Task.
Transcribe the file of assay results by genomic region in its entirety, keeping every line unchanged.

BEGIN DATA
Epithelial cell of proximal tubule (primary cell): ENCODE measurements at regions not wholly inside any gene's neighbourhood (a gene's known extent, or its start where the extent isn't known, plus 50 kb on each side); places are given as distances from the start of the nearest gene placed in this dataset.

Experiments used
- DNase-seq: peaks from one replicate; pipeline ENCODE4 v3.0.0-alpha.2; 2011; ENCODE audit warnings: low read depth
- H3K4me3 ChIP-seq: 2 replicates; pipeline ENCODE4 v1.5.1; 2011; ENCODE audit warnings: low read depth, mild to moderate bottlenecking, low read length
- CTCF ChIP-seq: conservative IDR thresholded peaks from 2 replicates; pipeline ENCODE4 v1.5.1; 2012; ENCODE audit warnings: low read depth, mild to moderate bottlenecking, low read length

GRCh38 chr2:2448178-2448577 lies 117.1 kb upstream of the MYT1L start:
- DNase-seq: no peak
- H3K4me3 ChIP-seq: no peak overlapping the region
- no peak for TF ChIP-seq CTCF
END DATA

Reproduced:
Epithelial cell of proximal tubule (primary cell): ENCODE measurements at regions not wholly inside any gene's neighbourhood (a gene's known extent, or its start where the extent isn't known, plus 50 kb on each side); places are given as distances from the start of the nearest gene placed in this dataset.

Experiments used
- DNase-seq: peaks from one replicate; pipeline ENCODE4 v3.0.0-alpha.2; 2011; ENCODE audit warnings: low read depth
- H3K4me3 ChIP-seq: 2 replicates; pipeline ENCODE4 v1.5.1; 2011; ENCODE audit warnings: low read depth, mild to moderate bottlenecking, low read length
- CTCF ChIP-seq: conservative IDR thresholded peaks from 2 replicates; pipeline ENCODE4 v1.5.1; 2012; ENCODE audit warnings: low read depth, mild to moderate bottlenecking, low read length

GRCh38 chr2:2448178-2448577 lies 117.1 kb upstream of the MYT1L start:
- DNase-seq: no peak
- H3K4me3 ChIP-seq: no peak overlapping the region
- no peak for TF ChIP-seq CTCF